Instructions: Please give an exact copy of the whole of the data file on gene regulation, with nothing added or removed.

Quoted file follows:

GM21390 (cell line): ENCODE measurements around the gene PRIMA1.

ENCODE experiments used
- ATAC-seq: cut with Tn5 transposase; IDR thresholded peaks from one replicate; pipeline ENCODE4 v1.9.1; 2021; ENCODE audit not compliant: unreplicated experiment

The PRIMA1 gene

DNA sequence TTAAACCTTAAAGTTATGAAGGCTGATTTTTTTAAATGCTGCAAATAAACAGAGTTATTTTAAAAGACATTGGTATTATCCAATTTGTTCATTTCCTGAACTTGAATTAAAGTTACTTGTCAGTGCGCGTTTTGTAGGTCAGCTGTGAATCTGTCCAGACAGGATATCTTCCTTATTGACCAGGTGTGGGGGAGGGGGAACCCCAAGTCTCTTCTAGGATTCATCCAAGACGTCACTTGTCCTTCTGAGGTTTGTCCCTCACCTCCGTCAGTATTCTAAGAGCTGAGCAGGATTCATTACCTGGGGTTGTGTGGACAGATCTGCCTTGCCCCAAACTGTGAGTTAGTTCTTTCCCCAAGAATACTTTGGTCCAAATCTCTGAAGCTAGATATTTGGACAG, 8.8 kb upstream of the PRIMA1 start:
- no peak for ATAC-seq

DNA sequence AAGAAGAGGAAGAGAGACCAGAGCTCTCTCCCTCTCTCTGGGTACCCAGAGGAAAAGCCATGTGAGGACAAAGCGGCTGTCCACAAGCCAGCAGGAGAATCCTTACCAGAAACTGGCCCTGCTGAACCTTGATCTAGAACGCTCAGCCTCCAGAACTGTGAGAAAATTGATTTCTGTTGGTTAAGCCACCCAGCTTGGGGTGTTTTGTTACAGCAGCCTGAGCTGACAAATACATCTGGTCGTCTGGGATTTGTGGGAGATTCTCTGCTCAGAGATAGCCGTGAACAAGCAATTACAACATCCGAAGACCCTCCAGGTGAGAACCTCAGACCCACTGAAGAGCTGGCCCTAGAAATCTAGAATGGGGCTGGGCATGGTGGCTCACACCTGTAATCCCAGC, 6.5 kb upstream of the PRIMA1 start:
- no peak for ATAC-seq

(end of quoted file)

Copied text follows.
GM21390 (cell line): ENCODE measurements around the gene PRIMA1.

ENCODE experiments used
- ATAC-seq: cut with Tn5 transposase; IDR thresholded peaks from one replicate; pipeline ENCODE4 v1.9.1; 2021; ENCODE audit not compliant: unreplicated experiment

The PRIMA1 gene

DNA sequence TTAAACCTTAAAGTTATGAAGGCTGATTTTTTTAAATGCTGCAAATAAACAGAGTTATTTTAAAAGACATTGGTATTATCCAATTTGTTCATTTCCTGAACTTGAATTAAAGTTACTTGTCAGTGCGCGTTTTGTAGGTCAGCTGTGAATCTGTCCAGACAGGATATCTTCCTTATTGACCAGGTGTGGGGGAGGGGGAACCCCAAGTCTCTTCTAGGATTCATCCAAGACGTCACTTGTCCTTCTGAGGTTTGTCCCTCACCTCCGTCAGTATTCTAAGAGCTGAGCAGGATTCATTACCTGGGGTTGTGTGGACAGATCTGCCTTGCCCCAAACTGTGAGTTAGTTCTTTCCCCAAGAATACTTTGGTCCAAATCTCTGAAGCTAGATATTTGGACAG, 8.8 kb upstream of the PRIMA1 start:
- no peak for ATAC-seq

DNA sequence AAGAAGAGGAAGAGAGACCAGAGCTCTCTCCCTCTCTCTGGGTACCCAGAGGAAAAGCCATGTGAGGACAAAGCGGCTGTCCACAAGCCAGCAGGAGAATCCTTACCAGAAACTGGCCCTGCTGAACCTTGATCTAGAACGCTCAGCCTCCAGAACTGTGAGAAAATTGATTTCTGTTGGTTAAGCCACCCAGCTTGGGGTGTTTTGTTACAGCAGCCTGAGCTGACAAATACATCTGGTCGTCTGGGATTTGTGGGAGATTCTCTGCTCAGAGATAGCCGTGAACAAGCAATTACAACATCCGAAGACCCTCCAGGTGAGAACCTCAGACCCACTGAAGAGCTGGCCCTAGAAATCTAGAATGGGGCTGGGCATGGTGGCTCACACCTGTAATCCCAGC, 6.5 kb upstream of the PRIMA1 start:
- no peak for ATAC-seq